If your doctor says you may consume alcohol in small amounts or moderation, you should:

  • Avoid binge drinking because binge drinking can cause withdrawal seizures.
  • Not abuse alcohol—get help if you need it.
  • Drink small amounts—less than three drinks—and drink slowly.
  • Talk to your doctor about alcohol consumption as related to seizures and medication.
  • Not drive (this goes for alcohol consumption in general, of course) due to impaired coordination and increased sedation and dizziness.

Does alcohol make migraines worse?

According to the American Migraine Foundation, alcohol may trigger a migraine attack. Alcohol can trigger an attack within several hours. It can also cause a hangover headache.

If you find that a small amount of alcohol does not trigger a migraine attack or a hangover headache, consult your doctor about appropriate amounts to consume. However, keep in mind that the medication(s) you take to prevent and treat migraines may interact with alcohol.

Your doctor can examine your medical history and conditions as well as any medications you take, to determine how much alcohol, if any, is safe for you to consume.

People with liver problems may not eliminate topiramate properly, leading to increased topiramate levels, potentially increasing side effects. The manufacturer suggests using topiramate with caution in people with impaired liver function. 

In rare cases, people with liver problems who take Topamax, especially when also taking valproic acid, may be at higher risk for hyperammonemia (a dangerous condition caused by high levels of ammonia) with or without encephalopathy (brain disease or damage). Symptoms may include unexplained tiredness, vomiting, or mental status changes and should receive immediate medical attention. 

Suicidal thoughts and behavior

It is important to recognize that anticonvulsant drugs, including Topamax, increase the risk of suicidal thoughts and behavior, regardless of the indication for which the person is taking the medication. When taking an anticonvulsant, the patient must be monitored closely for mood or behavior changes, depression, and suicidal thoughts and behavior. 

A study looked at data about alcohol use and suicide. It found that “alcohol abuse is a means of easing one’s psychological stress but, at the same time, impacts on all other factors, rendering suicide more ly.” 

Since both alcohol and Topamax can potentially cause suicidal thoughts or behavior individually, the impact together could be greater.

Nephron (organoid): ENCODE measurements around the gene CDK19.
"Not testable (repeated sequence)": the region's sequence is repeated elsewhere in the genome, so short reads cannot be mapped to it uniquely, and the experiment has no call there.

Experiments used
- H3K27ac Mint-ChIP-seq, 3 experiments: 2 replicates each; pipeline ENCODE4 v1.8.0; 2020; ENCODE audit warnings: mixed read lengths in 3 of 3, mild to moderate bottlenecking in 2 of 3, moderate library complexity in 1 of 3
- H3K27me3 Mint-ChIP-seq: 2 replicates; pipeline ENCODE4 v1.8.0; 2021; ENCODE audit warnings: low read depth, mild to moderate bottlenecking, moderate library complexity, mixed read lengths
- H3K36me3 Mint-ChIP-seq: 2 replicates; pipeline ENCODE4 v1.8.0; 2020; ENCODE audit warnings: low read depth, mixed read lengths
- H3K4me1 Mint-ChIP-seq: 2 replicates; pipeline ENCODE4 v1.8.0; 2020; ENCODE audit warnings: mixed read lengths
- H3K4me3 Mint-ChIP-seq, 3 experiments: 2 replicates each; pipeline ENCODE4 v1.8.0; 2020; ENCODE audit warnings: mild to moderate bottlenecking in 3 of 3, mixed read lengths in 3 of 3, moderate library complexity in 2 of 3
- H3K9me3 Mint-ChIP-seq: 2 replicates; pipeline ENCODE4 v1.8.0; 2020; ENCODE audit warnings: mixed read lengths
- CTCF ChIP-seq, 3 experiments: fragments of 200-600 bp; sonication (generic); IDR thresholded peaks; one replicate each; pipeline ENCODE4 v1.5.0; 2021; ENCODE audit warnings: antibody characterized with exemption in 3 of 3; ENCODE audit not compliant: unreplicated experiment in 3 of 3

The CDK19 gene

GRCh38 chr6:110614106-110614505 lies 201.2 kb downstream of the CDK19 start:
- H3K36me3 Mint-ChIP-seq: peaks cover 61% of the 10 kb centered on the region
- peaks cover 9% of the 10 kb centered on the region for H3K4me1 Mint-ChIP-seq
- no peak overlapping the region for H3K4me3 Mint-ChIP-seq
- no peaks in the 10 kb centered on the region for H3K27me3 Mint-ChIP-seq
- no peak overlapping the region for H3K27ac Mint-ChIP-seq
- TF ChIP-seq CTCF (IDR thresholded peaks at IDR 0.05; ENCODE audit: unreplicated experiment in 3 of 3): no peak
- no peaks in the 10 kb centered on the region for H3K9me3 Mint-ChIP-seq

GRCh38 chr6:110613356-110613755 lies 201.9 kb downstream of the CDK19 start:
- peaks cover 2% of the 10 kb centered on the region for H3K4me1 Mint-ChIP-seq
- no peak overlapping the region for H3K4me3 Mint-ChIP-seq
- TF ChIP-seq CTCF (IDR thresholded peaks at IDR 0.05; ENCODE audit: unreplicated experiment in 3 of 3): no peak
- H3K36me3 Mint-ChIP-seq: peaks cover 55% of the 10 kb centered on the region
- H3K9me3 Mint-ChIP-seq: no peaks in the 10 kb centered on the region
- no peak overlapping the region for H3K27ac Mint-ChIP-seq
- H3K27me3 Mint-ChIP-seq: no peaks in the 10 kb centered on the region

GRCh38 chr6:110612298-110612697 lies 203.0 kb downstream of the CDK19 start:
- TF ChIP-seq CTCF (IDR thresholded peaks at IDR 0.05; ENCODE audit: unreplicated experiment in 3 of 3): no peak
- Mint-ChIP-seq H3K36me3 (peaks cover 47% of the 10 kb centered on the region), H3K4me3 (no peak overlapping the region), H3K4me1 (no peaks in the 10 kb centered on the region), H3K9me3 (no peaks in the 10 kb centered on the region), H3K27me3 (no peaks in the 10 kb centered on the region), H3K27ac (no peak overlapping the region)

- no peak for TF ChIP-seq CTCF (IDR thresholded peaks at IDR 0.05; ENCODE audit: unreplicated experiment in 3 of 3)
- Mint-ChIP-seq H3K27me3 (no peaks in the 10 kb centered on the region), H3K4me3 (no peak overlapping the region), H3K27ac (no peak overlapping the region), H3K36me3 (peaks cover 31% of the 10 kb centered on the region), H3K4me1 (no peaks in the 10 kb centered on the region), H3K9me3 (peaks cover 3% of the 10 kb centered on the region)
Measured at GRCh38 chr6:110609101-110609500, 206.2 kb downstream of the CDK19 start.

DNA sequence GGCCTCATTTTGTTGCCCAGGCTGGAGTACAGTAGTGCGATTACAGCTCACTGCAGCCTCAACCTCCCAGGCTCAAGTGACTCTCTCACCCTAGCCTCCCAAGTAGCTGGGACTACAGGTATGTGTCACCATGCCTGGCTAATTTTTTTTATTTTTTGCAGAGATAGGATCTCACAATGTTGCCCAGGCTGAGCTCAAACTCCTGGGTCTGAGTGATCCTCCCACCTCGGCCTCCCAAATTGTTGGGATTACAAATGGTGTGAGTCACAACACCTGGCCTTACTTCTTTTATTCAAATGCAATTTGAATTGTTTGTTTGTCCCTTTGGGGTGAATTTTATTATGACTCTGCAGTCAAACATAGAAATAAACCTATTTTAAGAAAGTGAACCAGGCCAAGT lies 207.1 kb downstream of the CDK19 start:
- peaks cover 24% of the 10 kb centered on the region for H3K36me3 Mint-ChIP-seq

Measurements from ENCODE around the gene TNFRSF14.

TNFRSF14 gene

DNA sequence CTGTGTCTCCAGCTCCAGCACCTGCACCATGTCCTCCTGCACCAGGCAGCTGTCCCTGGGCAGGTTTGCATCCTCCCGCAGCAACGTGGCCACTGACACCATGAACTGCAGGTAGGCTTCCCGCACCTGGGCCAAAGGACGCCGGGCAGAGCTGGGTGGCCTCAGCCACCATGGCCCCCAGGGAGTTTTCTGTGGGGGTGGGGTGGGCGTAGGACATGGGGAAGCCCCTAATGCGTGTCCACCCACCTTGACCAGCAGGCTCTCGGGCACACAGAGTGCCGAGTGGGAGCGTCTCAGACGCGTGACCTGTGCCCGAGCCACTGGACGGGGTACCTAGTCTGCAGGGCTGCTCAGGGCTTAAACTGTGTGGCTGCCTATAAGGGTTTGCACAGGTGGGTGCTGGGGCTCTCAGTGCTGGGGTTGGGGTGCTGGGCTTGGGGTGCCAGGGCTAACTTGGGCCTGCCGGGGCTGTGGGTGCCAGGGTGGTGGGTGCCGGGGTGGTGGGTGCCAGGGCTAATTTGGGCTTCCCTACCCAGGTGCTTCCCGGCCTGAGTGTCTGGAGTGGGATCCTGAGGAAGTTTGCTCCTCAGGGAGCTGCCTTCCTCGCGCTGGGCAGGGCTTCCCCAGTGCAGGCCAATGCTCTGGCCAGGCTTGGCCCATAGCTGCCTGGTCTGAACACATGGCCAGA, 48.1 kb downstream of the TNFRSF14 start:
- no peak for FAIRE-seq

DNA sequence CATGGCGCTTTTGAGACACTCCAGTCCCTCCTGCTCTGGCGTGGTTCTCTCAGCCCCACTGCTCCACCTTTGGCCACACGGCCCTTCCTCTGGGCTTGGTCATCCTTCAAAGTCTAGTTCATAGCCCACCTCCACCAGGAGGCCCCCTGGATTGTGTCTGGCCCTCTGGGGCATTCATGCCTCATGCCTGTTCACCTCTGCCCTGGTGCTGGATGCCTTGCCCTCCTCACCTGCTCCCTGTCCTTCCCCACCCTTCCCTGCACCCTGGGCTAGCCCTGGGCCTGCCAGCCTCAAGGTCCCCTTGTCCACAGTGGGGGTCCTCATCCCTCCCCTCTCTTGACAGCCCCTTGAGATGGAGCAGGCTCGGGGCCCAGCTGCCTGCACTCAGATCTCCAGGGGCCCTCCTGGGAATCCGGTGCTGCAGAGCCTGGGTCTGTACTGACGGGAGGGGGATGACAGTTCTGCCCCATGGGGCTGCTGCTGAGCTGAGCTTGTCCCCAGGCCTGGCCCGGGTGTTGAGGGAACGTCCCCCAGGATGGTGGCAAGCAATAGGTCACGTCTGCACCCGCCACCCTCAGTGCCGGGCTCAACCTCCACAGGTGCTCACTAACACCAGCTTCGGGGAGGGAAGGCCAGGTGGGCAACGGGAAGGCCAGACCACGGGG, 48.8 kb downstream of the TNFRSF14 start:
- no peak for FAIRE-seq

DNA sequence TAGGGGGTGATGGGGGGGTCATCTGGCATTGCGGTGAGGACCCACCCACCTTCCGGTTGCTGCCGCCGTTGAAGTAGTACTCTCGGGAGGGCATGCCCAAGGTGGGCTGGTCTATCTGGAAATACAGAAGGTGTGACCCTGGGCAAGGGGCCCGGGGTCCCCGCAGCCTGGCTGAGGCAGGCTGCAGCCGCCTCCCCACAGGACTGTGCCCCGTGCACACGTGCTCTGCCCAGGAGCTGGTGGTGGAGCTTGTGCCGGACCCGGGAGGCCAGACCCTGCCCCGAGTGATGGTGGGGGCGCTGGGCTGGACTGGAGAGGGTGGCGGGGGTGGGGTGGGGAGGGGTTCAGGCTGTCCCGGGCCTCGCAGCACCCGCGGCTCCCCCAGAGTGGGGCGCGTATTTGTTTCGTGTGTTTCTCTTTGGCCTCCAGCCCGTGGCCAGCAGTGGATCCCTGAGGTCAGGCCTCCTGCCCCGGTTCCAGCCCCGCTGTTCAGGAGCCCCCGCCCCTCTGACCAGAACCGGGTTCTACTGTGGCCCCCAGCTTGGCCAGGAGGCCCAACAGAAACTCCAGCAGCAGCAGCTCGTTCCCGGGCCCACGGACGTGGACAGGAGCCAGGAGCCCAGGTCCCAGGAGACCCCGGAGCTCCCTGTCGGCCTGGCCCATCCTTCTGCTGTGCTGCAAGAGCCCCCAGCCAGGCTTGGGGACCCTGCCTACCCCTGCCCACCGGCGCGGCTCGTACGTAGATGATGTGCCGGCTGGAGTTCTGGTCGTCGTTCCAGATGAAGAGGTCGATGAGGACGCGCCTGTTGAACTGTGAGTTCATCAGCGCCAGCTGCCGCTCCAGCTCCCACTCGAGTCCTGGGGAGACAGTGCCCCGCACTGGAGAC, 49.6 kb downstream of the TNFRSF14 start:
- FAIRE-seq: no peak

Consult your doctor

Medications and alcohol affect everyone differently. Talk to your healthcare provider if you have questions about Topamax and alcohol interactions or about alcohol in combination with your medical conditions. 


Topiramate for alcoholism treatment: novel pharmacogenetic evidence for the journey to personalized medicine?

How Topiramate Is Used for the Treatment of Alcoholism

Alcoholism, pharmacogenetics, topiramate

The small number of medications approved for the treatment of alcoholism is, by itself, an important justification for the significant efforts directed towards medication development.

Perhaps an even more important issue is why a medication (approved or used off-label) does not always reproduce the same results across randomized clinical trials (RCTs).

Indeed, even clinical trials that find effects report that there are both treatment responders and non-responders, and the ability to identify responders and non-responders could help explain variation across clinical trials.

This variation forms the foundation of ‘personalized medicine’ approaches, and highlights the need to identify patient sub-types that respond better to a certain medication.

Although typologies ( Leggio et al., 2009 ) provide phenotypic traits that may be applied in RCTs, pharmacogenetics ( Heilig et al., 2011 ) represents an even more compelling approach, as it is more reproducible, biologically-based and mechanistic.

Although in its infancy, the alcoholism pharmacotherapy literature has already shown the potential value of pharmacogenetics as a way to develop personalized medicine.

The functional OPRM1 polymorphism A118G plays an important role in the effects of naltrexone on alcohol consumption, with G-allele carriers responding more positively to treatment than A-allele homozygotes ( Oslin et al., 2003 ; Anton et al., 2008 ; Barr et al., 2010 ; Kranzler et al., 2013 ).